Agencies owe $800k in back rent
By Steve Limtiaco
Pacific Daily News
June 22, 2009
The Guam Environmental Protection Agency and the Department of Public Health and Social Services owe more than $800,000 in back rent to the Guam Ancestral Lands Commission, according to the commission -- money that is supposed to be put into a trust to benefit ancestral landowners.
The two agencies use office space in former military buildings on Tiyan that now are part of the Guam Ancestral Lands Commission inventory. The property licensed to the agencies is former Spanish crown land, which means there are no original owners to claim it.
The commission, which admittedly has little experience leasing property, last month turned the matter over to the Guam Economic Development Authority for collection. At least one of the agencies is disputing the amount owed.
GEDA, which has experience leasing government land, since 2007 has been helping the commission lease Spanish crown land to generate money for the landowner's trust. It did not negotiate the licenses with Public Health and Guam EPA.
At the end of last year, the landowner's trust held $397,657, according to a financial statement prepared by the commission. That money is supposed to compensate ancestral landowners or their heirs if their property was returned by the federal government but still is being held by the local government.
Public Health, which uses the Tiyan building for its Women, Infants and Children program, owes the commission much more than that, according to an invoice prepared by GEDA -- $432,000.
And Guam EPA owes the commission $371,278, according to a GEDA invoice.
The two agencies each are using 8,000 square feet of space, which requires them to pay $8,000 per month, according to their licensing agreements -- payments that started in late 2004.
That means each agency should have paid $480,000 by now, according to the GEDA invoices, but Public Health has paid only $48,000 and Guam EPA has paid only $108,721.10.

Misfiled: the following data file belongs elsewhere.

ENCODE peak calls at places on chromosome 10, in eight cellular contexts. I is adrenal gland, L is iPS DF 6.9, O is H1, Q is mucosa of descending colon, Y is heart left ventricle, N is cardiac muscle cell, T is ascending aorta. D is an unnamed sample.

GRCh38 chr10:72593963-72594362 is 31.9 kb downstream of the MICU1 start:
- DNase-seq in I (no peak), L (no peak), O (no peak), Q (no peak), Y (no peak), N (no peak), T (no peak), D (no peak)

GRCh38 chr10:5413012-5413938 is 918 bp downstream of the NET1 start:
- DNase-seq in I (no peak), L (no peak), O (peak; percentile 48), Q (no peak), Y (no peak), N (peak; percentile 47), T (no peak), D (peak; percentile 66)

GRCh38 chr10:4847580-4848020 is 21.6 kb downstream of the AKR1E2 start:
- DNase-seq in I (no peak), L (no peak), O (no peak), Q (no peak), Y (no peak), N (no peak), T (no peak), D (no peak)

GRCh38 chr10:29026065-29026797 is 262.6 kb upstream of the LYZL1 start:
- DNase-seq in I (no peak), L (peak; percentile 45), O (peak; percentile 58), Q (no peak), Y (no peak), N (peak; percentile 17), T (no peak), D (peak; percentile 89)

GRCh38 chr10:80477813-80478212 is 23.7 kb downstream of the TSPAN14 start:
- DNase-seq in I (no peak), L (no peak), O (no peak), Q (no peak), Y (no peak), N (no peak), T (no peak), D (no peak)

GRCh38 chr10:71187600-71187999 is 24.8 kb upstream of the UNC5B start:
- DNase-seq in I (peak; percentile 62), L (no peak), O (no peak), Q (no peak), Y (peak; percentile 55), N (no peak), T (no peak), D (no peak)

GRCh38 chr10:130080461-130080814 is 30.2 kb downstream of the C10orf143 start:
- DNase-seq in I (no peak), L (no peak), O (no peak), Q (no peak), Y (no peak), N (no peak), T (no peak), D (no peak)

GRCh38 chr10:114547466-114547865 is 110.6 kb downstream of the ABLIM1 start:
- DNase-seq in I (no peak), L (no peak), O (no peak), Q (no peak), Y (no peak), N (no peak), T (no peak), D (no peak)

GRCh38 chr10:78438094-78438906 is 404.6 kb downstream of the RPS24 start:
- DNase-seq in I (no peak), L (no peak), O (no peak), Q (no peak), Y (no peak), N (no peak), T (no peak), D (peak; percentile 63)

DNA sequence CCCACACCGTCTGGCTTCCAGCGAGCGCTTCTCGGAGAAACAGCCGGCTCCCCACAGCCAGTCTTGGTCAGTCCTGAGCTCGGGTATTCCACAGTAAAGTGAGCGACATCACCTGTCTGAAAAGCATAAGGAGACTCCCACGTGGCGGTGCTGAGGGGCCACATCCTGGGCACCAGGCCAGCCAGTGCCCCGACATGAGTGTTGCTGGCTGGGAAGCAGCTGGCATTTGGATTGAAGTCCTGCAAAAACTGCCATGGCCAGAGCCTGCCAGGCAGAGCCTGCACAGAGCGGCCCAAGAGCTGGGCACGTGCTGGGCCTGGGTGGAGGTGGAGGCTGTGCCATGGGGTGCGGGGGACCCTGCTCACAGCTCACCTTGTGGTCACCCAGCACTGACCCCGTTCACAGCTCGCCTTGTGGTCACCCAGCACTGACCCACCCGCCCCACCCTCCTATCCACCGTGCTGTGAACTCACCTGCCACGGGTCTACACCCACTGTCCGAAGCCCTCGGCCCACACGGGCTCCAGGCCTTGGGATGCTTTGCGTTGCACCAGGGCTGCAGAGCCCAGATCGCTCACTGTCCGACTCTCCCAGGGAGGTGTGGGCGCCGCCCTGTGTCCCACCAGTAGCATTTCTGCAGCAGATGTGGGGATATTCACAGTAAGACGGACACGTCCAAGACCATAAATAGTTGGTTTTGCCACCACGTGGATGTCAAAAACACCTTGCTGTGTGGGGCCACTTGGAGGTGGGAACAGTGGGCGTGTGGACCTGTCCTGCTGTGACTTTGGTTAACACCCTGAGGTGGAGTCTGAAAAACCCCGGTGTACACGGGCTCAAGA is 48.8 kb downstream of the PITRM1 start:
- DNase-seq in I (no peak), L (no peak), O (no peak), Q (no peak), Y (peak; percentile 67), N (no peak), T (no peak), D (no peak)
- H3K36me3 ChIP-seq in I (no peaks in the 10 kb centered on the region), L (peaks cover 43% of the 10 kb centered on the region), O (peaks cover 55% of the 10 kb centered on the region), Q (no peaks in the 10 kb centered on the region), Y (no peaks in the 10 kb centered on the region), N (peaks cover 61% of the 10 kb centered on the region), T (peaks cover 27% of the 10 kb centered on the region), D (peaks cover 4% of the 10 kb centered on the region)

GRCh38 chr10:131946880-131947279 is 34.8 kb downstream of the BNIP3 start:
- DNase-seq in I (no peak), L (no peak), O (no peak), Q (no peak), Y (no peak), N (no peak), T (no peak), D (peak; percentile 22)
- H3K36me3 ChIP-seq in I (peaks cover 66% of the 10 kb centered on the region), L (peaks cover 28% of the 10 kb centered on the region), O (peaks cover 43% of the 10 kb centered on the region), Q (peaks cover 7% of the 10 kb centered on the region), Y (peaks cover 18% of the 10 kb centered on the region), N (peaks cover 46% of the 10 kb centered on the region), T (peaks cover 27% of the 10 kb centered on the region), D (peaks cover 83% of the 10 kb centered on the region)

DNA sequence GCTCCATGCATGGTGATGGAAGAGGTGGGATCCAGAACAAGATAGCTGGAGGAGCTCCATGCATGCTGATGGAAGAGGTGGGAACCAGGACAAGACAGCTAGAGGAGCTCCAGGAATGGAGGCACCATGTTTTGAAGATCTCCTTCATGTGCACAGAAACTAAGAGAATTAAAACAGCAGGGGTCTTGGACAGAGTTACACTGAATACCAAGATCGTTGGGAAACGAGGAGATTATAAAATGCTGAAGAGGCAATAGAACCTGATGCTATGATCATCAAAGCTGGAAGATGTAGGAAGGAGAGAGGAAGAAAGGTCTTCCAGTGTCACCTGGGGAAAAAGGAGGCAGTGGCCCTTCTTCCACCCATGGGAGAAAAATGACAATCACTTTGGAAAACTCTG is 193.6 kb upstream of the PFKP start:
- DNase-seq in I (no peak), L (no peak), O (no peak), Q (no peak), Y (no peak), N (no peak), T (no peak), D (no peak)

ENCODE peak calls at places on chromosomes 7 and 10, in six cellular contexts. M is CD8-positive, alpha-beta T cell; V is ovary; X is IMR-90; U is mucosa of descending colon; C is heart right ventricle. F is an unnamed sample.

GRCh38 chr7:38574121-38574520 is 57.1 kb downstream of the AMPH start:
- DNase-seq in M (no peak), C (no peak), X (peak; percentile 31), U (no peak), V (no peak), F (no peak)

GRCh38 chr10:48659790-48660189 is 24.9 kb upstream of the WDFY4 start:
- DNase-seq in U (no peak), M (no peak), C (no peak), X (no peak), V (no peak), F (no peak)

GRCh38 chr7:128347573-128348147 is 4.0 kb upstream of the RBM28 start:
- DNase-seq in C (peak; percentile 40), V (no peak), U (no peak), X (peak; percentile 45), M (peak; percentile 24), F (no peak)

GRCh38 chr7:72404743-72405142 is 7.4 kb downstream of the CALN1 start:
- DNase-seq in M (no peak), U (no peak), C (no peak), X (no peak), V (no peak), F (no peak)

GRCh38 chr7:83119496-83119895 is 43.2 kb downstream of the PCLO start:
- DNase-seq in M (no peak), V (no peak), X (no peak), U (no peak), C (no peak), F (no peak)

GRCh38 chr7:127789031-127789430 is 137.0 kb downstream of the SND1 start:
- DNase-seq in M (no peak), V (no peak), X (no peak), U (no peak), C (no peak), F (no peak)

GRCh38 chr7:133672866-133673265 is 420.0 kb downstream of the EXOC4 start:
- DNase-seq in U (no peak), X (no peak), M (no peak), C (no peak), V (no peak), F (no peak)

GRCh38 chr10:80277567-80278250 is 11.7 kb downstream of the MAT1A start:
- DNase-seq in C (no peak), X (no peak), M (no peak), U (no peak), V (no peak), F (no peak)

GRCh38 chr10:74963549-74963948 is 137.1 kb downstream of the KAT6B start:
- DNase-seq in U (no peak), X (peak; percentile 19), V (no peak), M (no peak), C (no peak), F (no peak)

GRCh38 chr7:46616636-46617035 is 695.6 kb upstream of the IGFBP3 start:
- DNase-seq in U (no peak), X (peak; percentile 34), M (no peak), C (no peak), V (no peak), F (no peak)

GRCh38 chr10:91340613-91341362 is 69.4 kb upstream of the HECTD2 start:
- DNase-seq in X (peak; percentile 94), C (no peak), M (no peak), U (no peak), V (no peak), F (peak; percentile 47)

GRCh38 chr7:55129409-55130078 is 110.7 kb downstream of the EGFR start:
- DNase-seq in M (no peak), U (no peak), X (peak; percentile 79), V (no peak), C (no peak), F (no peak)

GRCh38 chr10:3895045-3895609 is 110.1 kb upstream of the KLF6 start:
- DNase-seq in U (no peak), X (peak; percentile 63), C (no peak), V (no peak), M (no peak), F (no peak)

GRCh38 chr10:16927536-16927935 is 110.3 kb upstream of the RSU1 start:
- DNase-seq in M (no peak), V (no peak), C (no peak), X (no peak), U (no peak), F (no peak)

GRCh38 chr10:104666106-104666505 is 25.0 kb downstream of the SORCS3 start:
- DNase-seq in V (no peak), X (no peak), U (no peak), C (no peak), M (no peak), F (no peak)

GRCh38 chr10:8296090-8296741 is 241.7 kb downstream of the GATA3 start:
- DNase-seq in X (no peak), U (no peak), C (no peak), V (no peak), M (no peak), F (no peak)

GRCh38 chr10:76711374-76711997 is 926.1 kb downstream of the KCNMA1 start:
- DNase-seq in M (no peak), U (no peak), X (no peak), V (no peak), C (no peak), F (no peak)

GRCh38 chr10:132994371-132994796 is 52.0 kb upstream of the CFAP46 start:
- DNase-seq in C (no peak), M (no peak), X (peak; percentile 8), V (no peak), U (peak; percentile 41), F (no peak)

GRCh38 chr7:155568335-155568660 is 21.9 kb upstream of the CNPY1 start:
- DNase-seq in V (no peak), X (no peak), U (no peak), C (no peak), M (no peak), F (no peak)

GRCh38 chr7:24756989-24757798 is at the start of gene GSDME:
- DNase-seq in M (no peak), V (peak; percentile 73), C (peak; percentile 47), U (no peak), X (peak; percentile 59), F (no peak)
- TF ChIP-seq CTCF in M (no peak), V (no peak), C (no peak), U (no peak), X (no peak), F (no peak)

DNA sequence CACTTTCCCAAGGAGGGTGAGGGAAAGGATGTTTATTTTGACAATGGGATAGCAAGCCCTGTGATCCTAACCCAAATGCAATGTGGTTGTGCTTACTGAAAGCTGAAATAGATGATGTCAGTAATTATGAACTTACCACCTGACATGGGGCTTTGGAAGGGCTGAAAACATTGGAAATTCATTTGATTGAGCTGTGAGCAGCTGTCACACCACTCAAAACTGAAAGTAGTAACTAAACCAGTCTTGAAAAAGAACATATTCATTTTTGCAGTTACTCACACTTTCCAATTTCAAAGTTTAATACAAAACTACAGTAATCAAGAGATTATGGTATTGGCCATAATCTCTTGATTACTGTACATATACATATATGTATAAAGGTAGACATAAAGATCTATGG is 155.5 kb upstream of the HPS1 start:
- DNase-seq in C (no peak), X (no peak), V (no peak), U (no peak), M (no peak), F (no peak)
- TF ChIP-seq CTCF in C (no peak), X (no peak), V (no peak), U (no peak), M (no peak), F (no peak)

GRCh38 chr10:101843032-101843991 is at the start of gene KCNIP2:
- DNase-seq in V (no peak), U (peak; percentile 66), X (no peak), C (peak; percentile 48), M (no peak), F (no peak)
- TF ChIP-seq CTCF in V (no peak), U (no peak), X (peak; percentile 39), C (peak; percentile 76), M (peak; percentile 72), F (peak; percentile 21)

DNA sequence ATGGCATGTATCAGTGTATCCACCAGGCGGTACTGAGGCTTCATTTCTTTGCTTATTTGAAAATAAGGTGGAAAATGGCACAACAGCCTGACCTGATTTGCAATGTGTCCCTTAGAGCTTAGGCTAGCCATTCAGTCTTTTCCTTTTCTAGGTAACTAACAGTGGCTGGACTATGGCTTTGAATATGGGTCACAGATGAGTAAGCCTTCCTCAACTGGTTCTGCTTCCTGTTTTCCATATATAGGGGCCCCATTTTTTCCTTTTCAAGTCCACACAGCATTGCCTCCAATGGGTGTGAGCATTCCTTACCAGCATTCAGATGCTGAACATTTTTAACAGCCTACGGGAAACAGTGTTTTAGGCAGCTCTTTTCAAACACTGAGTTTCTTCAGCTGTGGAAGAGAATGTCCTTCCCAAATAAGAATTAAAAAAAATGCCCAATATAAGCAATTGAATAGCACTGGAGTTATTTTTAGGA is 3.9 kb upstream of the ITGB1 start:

Guam EPA Administrator Lorilee Crisostomo said her agency disputes the amount owed.
She said rental payments were withheld years ago because of disparities in the way different agencies were being charged for the use of Ancestral Lands property.
According to a 2006 audit by the Office of the Public Auditor, Guam EPA and Public Health were being asked to pay thousands of dollars a month to use the land while the Guam Police Department and Guam Fire Department, which were using more land, were not being charged at all.
"They are only pushing us because we are federally funded," Crisostomo said.
She said Guam EPA already has paid what it owes for past years and it only owes money for the current year.
Crisostomo said Guam EPA cannot legally pay any other past amounts without permission from lawmakers.
Guam EPA also uses an airport-owned building on Tiyan for its administrative offices, but Crisostomo said the airport does not charge any rent. Guam EPA is required to maintain the property in lieu of rent, she said.
In contrast, she said the Ancestral Lands Commission is charging Guam EPA thousands of dollars a month for a building Ancestral Lands does not maintain.
Public Health Director J. Peter Roberto did not return a call for comment.